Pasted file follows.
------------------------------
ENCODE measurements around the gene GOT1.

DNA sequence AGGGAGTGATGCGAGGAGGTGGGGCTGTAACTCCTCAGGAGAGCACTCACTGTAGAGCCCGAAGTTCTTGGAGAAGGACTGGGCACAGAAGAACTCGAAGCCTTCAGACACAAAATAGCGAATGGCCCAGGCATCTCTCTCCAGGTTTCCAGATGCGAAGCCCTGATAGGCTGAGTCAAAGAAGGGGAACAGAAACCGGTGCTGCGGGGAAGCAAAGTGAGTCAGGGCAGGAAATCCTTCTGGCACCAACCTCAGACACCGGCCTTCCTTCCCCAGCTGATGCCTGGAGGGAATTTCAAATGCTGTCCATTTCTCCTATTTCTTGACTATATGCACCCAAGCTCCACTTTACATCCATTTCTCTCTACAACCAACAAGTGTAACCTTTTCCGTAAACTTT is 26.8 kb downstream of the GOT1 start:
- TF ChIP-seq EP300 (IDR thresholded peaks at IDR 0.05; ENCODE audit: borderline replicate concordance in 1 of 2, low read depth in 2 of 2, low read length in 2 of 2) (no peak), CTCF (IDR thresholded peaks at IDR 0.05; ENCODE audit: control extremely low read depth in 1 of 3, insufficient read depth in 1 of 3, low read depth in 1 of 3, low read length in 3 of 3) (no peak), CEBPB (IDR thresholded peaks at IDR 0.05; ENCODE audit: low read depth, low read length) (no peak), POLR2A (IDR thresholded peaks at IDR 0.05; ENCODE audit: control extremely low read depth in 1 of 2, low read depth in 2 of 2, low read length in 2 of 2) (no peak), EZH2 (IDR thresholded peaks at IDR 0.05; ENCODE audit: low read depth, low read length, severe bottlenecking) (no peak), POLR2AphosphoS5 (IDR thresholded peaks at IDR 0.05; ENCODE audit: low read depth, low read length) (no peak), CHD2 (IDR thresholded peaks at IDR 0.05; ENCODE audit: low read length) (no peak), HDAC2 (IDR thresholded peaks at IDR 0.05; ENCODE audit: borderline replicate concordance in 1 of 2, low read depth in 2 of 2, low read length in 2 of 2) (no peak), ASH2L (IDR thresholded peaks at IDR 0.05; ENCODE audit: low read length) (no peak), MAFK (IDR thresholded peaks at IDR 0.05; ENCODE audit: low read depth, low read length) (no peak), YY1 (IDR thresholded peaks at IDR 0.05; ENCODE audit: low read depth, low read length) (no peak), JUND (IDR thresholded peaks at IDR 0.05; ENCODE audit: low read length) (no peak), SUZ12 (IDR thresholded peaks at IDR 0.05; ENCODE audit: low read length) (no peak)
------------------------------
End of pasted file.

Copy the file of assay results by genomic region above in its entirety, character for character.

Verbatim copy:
ENCODE measurements around the gene GOT1.

DNA sequence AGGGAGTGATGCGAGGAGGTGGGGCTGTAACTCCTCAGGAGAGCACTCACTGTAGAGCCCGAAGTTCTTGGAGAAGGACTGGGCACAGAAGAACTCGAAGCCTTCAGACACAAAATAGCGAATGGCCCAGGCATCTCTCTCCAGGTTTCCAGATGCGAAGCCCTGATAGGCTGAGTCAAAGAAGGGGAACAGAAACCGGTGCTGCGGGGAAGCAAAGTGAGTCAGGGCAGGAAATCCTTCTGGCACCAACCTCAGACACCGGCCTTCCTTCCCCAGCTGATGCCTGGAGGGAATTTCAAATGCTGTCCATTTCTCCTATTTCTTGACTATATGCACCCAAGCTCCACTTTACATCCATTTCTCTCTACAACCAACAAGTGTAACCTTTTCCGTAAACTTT is 26.8 kb downstream of the GOT1 start:
- TF ChIP-seq EP300 (IDR thresholded peaks at IDR 0.05; ENCODE audit: borderline replicate concordance in 1 of 2, low read depth in 2 of 2, low read length in 2 of 2) (no peak), CTCF (IDR thresholded peaks at IDR 0.05; ENCODE audit: control extremely low read depth in 1 of 3, insufficient read depth in 1 of 3, low read depth in 1 of 3, low read length in 3 of 3) (no peak), CEBPB (IDR thresholded peaks at IDR 0.05; ENCODE audit: low read depth, low read length) (no peak), POLR2A (IDR thresholded peaks at IDR 0.05; ENCODE audit: control extremely low read depth in 1 of 2, low read depth in 2 of 2, low read length in 2 of 2) (no peak), EZH2 (IDR thresholded peaks at IDR 0.05; ENCODE audit: low read depth, low read length, severe bottlenecking) (no peak), POLR2AphosphoS5 (IDR thresholded peaks at IDR 0.05; ENCODE audit: low read depth, low read length) (no peak), CHD2 (IDR thresholded peaks at IDR 0.05; ENCODE audit: low read length) (no peak), HDAC2 (IDR thresholded peaks at IDR 0.05; ENCODE audit: borderline replicate concordance in 1 of 2, low read depth in 2 of 2, low read length in 2 of 2) (no peak), ASH2L (IDR thresholded peaks at IDR 0.05; ENCODE audit: low read length) (no peak), MAFK (IDR thresholded peaks at IDR 0.05; ENCODE audit: low read depth, low read length) (no peak), YY1 (IDR thresholded peaks at IDR 0.05; ENCODE audit: low read depth, low read length) (no peak), JUND (IDR thresholded peaks at IDR 0.05; ENCODE audit: low read length) (no peak), SUZ12 (IDR thresholded peaks at IDR 0.05; ENCODE audit: low read length) (no peak)